I want to share an experience I had with a manufacturing manager in a company that I was coaching. He was preparing to begin the process of terminating one of his employees for making too many mistakes. Not only was his productivity below expectations, but he was also passing too many defects. I understand the need to hold employees accountable for their shortcomings, but I was curious about the root cause. So I asked to be taken to this persons work station to watch.
Upon auditing the operation, I noticed that the operator had a standard work sheet present, but he was skipping a work station. When I asked why, he told me that it doesn’t work very well. He also said that it’s too slow and he’s found a faster way. I timed him and he was barely under the cycle time that was on the standard work sheet. I also observed him walk away from the line with a part in his hand. When I asked him why, he told me that he had found a defect and he couldn’t find a designated scrap rack.
After that, I found the line leader and asked if there were any auditing procedures for the line. She told me that they do have layered process audits. I examined them and it was quite extensive (overly extensive actually), but I did notice that it included auditing for standard work and 5S. More questions uncovered the admission that the audits were not really done, they were actually “pencil whipped”.
So now that more of the story has been uncovered, the manager and I had a new discussion. I asked him if he really wanted to stand by the decision for disciplining someone for not doing the right thing and he said assured me that it was time to hold people accountable. I agreed and began explaining to him that he needed to start by holding himself accountable, because he was responsible for the problem.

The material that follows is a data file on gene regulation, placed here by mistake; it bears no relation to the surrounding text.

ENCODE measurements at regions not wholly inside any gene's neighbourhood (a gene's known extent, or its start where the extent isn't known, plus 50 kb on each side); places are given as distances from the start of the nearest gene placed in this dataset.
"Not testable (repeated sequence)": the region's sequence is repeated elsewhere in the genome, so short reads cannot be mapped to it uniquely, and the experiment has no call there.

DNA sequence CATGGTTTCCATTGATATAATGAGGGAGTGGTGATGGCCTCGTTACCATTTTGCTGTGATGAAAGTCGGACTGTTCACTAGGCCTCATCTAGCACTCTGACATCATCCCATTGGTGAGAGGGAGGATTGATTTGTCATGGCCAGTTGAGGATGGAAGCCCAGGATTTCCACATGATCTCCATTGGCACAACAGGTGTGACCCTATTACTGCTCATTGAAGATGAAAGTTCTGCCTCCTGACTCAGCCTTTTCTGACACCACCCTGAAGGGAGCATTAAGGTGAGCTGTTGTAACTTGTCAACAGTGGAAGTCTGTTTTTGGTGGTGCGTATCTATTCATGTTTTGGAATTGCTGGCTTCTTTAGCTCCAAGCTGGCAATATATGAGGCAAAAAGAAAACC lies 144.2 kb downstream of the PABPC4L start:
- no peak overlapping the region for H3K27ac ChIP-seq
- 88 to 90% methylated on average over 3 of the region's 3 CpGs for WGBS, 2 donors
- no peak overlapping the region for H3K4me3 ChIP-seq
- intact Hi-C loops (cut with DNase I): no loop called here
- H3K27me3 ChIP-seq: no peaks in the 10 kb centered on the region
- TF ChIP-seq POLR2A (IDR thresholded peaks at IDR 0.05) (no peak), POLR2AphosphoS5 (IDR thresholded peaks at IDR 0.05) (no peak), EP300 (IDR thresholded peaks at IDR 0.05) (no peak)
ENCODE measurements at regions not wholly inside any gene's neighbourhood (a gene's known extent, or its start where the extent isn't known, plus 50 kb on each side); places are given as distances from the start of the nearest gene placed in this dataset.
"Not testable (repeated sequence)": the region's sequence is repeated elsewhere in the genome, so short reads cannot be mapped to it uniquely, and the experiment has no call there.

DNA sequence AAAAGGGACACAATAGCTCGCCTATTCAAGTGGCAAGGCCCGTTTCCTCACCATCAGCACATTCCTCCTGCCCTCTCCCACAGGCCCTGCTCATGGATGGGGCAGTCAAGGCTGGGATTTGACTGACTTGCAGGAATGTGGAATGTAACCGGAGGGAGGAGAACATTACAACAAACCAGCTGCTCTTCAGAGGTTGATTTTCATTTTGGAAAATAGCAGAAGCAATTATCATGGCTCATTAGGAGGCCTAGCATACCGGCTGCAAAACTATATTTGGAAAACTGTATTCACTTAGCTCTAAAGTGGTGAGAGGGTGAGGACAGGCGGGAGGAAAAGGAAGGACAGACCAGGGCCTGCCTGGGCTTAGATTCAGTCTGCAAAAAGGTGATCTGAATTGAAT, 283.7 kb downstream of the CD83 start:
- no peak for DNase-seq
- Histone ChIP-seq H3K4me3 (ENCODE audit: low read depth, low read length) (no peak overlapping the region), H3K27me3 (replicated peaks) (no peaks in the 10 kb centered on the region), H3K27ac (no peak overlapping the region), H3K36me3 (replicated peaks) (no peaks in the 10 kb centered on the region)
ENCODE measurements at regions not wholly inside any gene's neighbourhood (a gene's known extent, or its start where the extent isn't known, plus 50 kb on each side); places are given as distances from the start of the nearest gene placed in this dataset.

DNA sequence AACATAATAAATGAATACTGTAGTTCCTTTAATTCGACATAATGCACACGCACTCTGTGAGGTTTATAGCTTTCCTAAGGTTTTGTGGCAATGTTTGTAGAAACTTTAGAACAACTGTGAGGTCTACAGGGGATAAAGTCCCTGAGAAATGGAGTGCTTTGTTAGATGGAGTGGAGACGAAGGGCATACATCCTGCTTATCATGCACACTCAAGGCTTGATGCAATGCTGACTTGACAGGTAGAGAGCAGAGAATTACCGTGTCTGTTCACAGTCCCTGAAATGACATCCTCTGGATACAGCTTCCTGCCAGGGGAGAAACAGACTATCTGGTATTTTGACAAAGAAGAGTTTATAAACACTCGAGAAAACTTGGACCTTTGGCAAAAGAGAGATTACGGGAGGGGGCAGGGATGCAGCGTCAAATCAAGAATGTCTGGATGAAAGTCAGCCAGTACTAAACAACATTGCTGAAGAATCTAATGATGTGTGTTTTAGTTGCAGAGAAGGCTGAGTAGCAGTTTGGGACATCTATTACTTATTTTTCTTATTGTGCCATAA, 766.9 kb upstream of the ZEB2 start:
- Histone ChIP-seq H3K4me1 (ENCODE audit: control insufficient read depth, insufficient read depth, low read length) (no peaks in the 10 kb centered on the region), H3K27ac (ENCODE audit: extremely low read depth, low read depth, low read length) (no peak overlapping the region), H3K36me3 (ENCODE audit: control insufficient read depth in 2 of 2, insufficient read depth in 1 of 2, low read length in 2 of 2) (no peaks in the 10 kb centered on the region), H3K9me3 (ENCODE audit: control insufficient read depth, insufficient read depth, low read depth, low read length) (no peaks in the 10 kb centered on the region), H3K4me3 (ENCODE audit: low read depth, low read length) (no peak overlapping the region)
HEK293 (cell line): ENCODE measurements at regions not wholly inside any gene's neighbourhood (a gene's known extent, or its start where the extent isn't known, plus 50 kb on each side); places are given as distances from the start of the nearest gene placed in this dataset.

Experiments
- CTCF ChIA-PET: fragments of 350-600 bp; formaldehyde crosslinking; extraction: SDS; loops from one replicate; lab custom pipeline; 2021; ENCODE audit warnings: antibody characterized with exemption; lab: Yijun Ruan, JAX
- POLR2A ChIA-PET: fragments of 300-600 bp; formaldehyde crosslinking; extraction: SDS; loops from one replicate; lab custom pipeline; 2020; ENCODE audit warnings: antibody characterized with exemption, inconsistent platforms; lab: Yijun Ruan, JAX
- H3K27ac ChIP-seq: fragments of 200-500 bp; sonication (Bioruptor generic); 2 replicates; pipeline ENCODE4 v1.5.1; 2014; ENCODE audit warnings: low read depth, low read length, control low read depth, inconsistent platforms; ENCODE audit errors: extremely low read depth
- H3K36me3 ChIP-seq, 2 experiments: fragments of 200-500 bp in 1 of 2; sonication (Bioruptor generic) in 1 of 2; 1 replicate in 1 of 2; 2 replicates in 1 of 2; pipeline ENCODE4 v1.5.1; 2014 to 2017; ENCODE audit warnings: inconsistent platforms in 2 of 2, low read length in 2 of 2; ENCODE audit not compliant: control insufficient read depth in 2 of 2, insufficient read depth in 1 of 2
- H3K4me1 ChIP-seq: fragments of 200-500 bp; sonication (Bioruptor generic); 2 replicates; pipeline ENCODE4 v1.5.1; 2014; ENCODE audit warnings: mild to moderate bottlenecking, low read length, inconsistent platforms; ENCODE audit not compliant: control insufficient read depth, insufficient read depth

Hearing this did not make the manager very happy, but I asked him to think about the whole picture and who is responsible for what. Yes, the operator is responsible for following the standard work, but the line leader was responsible for auditing the line. And who is responsible for making sure the line leader was doing her job properly? He knew the answer.
Many times, an operator will develop “work arounds” when the process is not well designed. For instance, after more investigation, we found that the process that the operator was bypassing was indeed not working well and the equipment cycle time had deteriorated to a point that it would not allow the operator to achieve the target process cycle time. This is an opportunity to utilize the creativity of the employee to solve the problem with management. If the two don’t work together, it’s very possible that the employee will inadvertently do something that can cause more problems. We also learned that due to some changes made to the line by management, there was no longer room for the scrap rack.
We agreed that the right thing to do was to get back to basics and make sure everyone on the line and in leadership understood the importance of Standard Work and 5S. We also developed an auditing process that ensured that the two systems did not deteriorate. We agreed that management had to take serious action whenever a process did not allow the operator to succeed in following the standard work.
Everyone knows that many companies take a stab at implementing Lean on their shop floor, but end up empty handed and wondering why it didn’t work. It’s also not uncommon in these companies for a manager to want to blame the production workers for the problems on the floor. The truth is, the top management is where Lean starts. Only companies that embrace the concept of Servant Leadership will have any success in their Lean journey. Ego’s must be driven out of the management and they must learn that they need to be the first ones to be held to exceptional standards, not the operators.